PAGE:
Some people were raised to fear God; I was raised to fear women,
and although it was not an intentional parenting strategy it
was the inevitable result of being raised with three athletically
and aggressively disposed sisters, by a mother who, following
a brief tenure as a kindergarten teacher returned to school,
and earned her MBA.
I dated late.
The influence of being raised by and among powerful women played
out in a myriad of ways. I learned early on that although I
was the third born, I was destined to place fourth in all the
things that mattered as a kid, as well as many of the things
that didn’t. Whether it was alpine skiing, tennis, hockey,
casually shooting hoops in the driveway after school or playing
the Game of Life on Saturday nights, though I could occasionally
steal a win, this was the exception and not the rule.
In spite of this, it was a good way to grow up and I both loved
and revered my sisters’ capacity to contend. It wasn’t
just that they won almost everything; it was how they competed.
This intensity profoundly impacted my life growing up. My sisters
had a way of making my problems go away whether it was an issue
with a bully in elementary school, a girlfriend who broke my
heart or the travails of Grade 11 math.
Suffice it to say I spent the formative part of my life regularly
being chick’d well before the term came to define the
finish line phenomena of a man getting passed by a woman. If
anything, the concept, beyond its inherent sexism, seems on
the benign side of what the women I grew up around were capable
of. Had my sisters been interested in distance running I have
no doubt that their first inclination wouldn’t have been
merely passing the person in front of them but running them
over in the process. I like to think that I too have some of
As an adult I have gauged the success of a race by my time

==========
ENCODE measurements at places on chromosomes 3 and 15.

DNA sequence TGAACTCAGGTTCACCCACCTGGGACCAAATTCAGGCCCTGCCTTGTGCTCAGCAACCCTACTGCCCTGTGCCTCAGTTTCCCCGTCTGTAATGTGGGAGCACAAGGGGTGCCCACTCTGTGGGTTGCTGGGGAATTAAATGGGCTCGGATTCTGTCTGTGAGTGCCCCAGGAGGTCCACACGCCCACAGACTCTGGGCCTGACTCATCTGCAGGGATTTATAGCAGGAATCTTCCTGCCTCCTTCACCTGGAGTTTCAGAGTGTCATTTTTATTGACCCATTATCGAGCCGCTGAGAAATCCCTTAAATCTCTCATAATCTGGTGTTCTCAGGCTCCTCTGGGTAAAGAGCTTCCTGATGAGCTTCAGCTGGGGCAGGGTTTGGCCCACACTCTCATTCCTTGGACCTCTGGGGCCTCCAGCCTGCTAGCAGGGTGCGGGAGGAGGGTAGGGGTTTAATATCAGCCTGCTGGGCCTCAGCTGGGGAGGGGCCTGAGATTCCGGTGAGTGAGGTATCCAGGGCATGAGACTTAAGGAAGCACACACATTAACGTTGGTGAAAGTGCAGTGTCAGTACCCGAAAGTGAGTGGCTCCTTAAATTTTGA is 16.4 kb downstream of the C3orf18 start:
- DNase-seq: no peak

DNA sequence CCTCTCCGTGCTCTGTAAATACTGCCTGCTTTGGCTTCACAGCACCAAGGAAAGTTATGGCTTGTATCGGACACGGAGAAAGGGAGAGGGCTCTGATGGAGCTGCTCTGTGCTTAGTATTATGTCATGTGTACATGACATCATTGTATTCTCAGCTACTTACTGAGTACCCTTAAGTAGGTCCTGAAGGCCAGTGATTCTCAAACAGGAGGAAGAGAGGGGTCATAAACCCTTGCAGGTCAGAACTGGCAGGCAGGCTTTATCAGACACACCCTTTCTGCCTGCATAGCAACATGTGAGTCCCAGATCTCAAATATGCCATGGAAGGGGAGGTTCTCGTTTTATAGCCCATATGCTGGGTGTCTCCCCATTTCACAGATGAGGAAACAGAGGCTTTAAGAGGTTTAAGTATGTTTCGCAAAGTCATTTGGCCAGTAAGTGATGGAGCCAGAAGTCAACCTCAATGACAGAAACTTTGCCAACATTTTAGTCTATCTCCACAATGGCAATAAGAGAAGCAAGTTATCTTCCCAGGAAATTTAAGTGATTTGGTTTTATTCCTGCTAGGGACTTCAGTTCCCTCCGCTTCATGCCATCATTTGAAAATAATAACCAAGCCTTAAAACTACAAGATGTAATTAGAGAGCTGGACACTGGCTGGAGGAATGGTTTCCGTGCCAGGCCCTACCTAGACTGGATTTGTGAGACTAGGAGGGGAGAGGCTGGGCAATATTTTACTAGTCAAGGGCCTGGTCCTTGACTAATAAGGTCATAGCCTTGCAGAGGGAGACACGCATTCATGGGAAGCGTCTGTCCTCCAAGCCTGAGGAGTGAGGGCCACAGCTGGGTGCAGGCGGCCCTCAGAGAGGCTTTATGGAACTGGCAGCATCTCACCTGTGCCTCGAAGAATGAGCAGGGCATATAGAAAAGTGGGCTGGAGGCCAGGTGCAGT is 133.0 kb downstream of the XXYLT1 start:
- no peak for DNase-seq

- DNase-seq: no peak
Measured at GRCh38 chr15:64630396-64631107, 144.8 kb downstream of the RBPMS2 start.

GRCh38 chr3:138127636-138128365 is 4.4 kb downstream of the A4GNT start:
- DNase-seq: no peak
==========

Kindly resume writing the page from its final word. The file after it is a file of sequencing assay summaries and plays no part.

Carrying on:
and place but also by my position in relation to the women with
the bibs adorned with low numbers and their nation’s flags.
I have run 30K with Canadian marathoner Jutta Merilainen, only
to relent and crumple when she insisted that the reward for
finishing with time to spare was an additional 8K. I have felt
intimidated after looking at what Katie Snowden does in a week
of concurrently training for the triathlon and marathon. And
my lasting claim to fame won’t be any fleeting personal
best or a small-town win but my arm appearing in the corner
of a Katherine Ndereba photo as she passed me in the final meters
of the Montreal Half-Marathon.
Running’s a big tent and there are as many reasons to
race as there are people in the sport. However, make no mistake,
worrying about being passed while charging for the finish line
matters. It’s a race and anyone lucky enough to have earned
the dubious distinction of leading for any length of time will
attest to the fact that being pursued changes things dramatically.
However, concern in some dark corners of the male psyche regarding
being passed by a female, beyond being shallow and disrespectful
to women who have earned their place the hard way is irrelevant
I don’t want to be passed by anyone.
But when it does happen I want to know why. The question of
whether they are a man or a woman or some guy dressed as a giant
banana isn’t important to me. What is important is how
they did it. I want to know what they did for training, the
mileage they did in the weeks prior to the race, the shoes they
wore, the name of their coach, how long they regularly slept
at night and what they ate for breakfast.
Over the years I have been motivated by time and in some events,
by my standing but ultimately I am driven by the primal compulsion
to pass the man, woman or child in front of me.
It’s how I was raised.